Q: It’s a beautiful venue, great acoustics — I think you’ll enjoy yourself there.
Poundstone: Oh, great! I get to work in a lot of refurbished, art deco-y … I work in a lot of really great theaters — the size of the venue I usually work in is not enormous, I don’t do the 3,000 seaters.
Q: You’ve played at Stone Mountain Arts Center in Brownfield.
Poundstone: That’s a great place, isn’t it? There is no detail that has not been attended to — I brought my son with me the last time I worked there, in part, so he could experience it.
Q: I understand you have another CD coming out soon?
Poundstone: I do, I do … and actually Pat O’Donnell, sound man at SMAC — the recording guy at Stone Mountain — did this one, too. It’s called “I Heart Jokes: Paula Tells Them in Boston” and it was recorded in a little club in Boston; and it’s coming out on April Fool’s Day.
Q: You’re still going strong with “Wait Wait …”?
Poundstone: I am, in fact we’re going to be doing a “cine-cast” — one of those things where it’s shown in a movie theater … it’ll be interesting, people can watch the taping of the show on a movie screen which is longer than the radio show because it’s edited. It’s obviously not as theatrical a show as “A Prairie Home Companion” but I think it’s fun to see a radio show being made.
Q: Well, it’s one of my favorite radio programs Saturday morning on MPBN, that’s for sure!
Poundstone: Oh, that’s nice to hear. It’s very fun to do, we have a good time … my kids are never going to know what work is because my job is so fun.
Q: How do you prepare for it? Do you buy some newspapers and study up that way?
Poundstone: In terms of “Wait Wait…”? Yeah, I buy a bunch of newspapers during the week and usually stockpile them — sometimes I’m able to get to them earlier but generally speaking on my airplane trip to Chicago or wherever I cram.
Q: When you come into Waterville, will you pickup a Morning Sentinel to prepare?
Poundstone: No, no … probably not. I certainly never study up on the area. You know what I do? My favorite part of the night is when I do the time-honored “talk to the audience” … in this way a surprising amount of information about the area is actually revealed. I get these little kind of biographies and I use that to set my sails, basically, you know? And it seems to work pretty good — my show’s not scripted, I certainly have material but I decide what to say, where to go just kind of on my mood and what appears to be the mood of the crowd and what people say to me.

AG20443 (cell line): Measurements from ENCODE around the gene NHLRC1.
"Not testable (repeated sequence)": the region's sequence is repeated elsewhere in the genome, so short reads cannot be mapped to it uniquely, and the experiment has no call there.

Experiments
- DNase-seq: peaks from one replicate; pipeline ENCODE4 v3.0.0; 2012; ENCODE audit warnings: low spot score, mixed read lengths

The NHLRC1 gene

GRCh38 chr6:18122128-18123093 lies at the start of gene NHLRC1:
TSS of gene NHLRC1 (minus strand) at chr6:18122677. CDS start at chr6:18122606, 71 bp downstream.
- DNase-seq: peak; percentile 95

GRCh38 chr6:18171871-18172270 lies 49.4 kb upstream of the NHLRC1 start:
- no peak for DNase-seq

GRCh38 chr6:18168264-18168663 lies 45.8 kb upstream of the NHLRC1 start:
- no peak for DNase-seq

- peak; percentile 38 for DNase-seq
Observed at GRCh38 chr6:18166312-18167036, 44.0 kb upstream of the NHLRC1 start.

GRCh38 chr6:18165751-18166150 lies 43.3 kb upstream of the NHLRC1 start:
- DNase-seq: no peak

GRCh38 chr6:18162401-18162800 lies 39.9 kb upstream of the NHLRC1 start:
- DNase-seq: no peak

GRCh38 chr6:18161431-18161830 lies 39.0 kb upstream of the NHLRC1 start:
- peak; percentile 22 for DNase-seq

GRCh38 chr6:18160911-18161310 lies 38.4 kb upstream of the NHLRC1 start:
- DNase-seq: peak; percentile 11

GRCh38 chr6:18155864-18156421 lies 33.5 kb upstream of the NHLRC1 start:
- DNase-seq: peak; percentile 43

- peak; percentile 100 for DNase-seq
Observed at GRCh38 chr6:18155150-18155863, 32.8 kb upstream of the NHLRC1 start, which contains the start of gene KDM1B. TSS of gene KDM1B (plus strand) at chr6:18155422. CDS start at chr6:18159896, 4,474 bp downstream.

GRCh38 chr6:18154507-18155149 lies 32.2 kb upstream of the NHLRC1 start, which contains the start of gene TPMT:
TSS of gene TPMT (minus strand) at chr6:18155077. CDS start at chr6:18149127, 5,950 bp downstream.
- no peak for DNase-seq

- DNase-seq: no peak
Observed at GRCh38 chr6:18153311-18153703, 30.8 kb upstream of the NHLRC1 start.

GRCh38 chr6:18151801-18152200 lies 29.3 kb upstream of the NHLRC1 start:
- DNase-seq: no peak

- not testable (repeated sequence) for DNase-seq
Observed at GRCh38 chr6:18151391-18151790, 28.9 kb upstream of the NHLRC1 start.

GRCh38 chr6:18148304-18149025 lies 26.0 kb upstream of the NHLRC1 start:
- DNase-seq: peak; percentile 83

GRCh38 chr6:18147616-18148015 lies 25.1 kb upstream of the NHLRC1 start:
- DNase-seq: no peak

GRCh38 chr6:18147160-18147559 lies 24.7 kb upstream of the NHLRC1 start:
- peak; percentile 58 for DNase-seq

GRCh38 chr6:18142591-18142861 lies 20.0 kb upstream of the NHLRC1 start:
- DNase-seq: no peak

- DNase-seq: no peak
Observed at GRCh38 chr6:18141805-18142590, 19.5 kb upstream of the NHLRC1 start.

Q: That’s kind of like walking on a tightrope without a net.
Poundstone: Yeah, but the truth is it could go the other way, as well, which is you could have a whole scripted set that for some reason wasn’t going over particularly well that night. And if you don’t have anywhere to turn, well you’re kind of screwed. So I’d rather try a tightrope without a net than being shot out of a cannon uncertain as to where I’m going to land. I actually would like to be shot out of a cannon … I don’t know how they do it but I’m assuming that they don’t get injured — or not terribly, anyway!
Q: Back to that CD … that was unscripted with you just feeding off the crowd?
Poundstone: Yeah, that’s exactly how to describe my regular act.
Q: Is there anything you’d like to pass on to the folks reading this article?
Poundstone: Just that I always like to let people know that they can follow me on Twitter and Facebook and find me at paulapoundstone.com.
Lucky Clark has spent over four decades writing about music and the people who make it. He can be reached at firstname.lastname@example.org.